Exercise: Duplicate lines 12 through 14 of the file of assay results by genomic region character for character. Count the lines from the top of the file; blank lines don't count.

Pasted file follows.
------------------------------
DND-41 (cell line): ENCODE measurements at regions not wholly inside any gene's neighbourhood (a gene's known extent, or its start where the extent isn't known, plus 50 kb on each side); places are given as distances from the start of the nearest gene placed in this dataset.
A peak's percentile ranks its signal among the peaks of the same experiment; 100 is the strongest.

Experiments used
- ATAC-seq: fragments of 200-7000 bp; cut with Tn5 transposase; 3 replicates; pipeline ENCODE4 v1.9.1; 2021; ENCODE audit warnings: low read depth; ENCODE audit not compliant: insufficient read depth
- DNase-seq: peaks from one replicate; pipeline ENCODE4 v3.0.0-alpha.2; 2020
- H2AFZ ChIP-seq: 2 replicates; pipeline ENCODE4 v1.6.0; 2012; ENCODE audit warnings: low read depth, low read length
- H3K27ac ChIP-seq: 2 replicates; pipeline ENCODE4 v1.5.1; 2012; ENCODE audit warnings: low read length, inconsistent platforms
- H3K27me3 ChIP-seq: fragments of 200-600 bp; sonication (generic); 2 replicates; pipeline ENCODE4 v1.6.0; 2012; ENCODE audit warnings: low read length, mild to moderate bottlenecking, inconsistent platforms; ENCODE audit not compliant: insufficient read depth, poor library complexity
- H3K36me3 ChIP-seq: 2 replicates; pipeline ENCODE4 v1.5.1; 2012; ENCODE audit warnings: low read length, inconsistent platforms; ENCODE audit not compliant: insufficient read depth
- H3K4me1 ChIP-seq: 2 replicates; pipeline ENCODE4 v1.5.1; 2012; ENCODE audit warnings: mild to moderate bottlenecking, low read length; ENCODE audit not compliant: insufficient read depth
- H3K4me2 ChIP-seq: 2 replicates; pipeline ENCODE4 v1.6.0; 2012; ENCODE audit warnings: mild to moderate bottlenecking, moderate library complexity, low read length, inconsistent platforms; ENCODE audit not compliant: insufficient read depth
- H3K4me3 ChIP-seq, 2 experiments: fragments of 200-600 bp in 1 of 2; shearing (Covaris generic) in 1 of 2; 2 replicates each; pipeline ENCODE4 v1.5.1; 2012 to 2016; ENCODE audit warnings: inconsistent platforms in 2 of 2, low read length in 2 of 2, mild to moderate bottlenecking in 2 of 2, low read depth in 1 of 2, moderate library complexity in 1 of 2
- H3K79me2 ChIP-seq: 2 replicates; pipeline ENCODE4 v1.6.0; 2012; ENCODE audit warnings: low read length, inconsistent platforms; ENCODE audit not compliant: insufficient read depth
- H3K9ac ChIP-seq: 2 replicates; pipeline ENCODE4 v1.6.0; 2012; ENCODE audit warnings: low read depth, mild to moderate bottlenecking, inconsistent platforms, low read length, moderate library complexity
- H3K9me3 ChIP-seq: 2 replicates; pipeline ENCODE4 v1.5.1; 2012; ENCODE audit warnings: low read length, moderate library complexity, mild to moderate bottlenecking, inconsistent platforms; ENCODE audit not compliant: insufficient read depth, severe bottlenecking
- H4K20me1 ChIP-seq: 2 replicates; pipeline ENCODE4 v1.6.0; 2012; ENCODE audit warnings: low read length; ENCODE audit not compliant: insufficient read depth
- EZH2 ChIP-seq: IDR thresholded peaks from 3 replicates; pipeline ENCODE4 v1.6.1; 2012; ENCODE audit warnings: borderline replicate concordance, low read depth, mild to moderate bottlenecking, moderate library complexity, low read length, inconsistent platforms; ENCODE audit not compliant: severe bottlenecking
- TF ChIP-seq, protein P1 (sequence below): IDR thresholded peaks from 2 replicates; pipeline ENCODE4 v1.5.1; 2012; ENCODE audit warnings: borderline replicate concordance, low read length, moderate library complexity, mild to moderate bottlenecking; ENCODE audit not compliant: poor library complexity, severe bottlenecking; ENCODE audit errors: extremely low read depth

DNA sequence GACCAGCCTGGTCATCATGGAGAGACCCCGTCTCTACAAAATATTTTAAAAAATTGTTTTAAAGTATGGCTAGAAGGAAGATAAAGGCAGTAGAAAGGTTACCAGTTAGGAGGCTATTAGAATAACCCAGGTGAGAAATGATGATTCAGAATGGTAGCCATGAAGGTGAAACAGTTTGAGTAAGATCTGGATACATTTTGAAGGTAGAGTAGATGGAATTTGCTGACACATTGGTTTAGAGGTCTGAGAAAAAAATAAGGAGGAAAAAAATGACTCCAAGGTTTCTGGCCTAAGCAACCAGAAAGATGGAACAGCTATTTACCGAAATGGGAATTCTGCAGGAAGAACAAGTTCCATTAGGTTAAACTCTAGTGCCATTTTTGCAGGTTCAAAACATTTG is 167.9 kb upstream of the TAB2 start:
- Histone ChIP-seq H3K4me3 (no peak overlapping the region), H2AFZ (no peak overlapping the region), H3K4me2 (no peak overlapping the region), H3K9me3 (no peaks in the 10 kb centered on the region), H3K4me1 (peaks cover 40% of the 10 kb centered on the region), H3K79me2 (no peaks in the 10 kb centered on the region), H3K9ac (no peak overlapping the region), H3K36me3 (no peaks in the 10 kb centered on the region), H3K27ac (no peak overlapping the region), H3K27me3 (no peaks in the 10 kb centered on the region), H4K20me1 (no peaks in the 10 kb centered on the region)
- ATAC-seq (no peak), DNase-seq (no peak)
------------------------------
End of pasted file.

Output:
- H3K4me3 ChIP-seq, 2 experiments: fragments of 200-600 bp in 1 of 2; shearing (Covaris generic) in 1 of 2; 2 replicates each; pipeline ENCODE4 v1.5.1; 2012 to 2016; ENCODE audit warnings: inconsistent platforms in 2 of 2, low read length in 2 of 2, mild to moderate bottlenecking in 2 of 2, low read depth in 1 of 2, moderate library complexity in 1 of 2
- H3K79me2 ChIP-seq: 2 replicates; pipeline ENCODE4 v1.6.0; 2012; ENCODE audit warnings: low read length, inconsistent platforms; ENCODE audit not compliant: insufficient read depth
- H3K9ac ChIP-seq: 2 replicates; pipeline ENCODE4 v1.6.0; 2012; ENCODE audit warnings: low read depth, mild to moderate bottlenecking, inconsistent platforms, low read length, moderate library complexity